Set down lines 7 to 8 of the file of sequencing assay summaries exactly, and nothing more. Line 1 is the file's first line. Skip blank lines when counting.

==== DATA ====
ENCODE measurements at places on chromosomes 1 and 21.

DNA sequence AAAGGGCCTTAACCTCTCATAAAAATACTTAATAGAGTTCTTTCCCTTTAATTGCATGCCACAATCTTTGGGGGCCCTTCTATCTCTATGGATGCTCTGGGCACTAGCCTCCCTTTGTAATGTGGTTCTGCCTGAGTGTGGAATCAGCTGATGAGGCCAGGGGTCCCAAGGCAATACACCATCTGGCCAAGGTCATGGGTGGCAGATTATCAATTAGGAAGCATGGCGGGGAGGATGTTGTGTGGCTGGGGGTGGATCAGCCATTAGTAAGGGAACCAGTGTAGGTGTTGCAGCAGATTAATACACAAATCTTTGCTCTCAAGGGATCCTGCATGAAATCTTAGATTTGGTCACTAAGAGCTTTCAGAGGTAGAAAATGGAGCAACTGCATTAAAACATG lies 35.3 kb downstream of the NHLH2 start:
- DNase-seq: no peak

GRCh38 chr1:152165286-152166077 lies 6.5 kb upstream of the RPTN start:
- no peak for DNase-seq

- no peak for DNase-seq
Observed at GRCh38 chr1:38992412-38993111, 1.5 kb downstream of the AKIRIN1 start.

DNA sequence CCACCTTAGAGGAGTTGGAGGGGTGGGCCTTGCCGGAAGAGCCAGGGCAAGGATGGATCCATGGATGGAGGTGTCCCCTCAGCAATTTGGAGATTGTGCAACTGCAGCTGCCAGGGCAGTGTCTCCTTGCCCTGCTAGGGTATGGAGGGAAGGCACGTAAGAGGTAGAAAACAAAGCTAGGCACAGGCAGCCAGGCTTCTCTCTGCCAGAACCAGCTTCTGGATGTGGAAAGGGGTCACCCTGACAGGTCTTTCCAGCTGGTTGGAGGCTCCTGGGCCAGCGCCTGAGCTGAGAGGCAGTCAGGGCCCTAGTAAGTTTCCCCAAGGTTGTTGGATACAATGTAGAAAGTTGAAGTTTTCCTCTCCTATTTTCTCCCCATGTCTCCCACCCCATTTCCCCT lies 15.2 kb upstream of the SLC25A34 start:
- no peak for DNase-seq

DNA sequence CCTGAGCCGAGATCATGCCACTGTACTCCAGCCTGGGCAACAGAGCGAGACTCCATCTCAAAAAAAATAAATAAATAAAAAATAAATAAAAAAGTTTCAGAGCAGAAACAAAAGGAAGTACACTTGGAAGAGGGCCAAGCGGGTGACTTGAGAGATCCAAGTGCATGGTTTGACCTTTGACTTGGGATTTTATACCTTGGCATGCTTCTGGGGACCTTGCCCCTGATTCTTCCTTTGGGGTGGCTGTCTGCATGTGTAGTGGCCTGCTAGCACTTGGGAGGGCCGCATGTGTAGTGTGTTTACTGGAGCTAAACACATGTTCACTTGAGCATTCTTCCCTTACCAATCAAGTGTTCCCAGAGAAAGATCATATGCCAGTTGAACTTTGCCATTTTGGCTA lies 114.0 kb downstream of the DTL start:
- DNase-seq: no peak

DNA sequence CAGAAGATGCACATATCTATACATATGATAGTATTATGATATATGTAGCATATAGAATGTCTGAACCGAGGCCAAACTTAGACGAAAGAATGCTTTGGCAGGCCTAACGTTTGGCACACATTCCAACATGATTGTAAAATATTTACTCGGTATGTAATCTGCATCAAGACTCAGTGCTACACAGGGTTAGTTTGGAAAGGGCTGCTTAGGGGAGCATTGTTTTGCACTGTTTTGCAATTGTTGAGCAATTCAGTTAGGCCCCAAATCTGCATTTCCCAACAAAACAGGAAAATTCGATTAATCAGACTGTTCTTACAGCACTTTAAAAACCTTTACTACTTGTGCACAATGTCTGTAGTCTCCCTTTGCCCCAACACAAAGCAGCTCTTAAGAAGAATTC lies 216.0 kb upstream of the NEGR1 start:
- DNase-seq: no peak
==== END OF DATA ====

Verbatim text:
Observed at GRCh38 chr1:38992412-38993111, 1.5 kb downstream of the AKIRIN1 start.

DNA sequence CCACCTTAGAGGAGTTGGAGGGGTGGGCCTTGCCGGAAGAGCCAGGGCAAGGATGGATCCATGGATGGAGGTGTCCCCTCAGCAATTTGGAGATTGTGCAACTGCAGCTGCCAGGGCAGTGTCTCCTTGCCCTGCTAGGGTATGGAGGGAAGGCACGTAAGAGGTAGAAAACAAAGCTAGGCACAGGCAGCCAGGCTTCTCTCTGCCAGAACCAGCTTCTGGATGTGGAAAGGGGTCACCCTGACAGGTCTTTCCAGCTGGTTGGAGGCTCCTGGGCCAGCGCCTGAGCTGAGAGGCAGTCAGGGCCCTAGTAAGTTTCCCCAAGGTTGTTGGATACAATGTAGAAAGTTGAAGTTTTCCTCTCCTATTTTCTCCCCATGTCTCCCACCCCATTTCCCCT lies 15.2 kb upstream of the SLC25A34 start: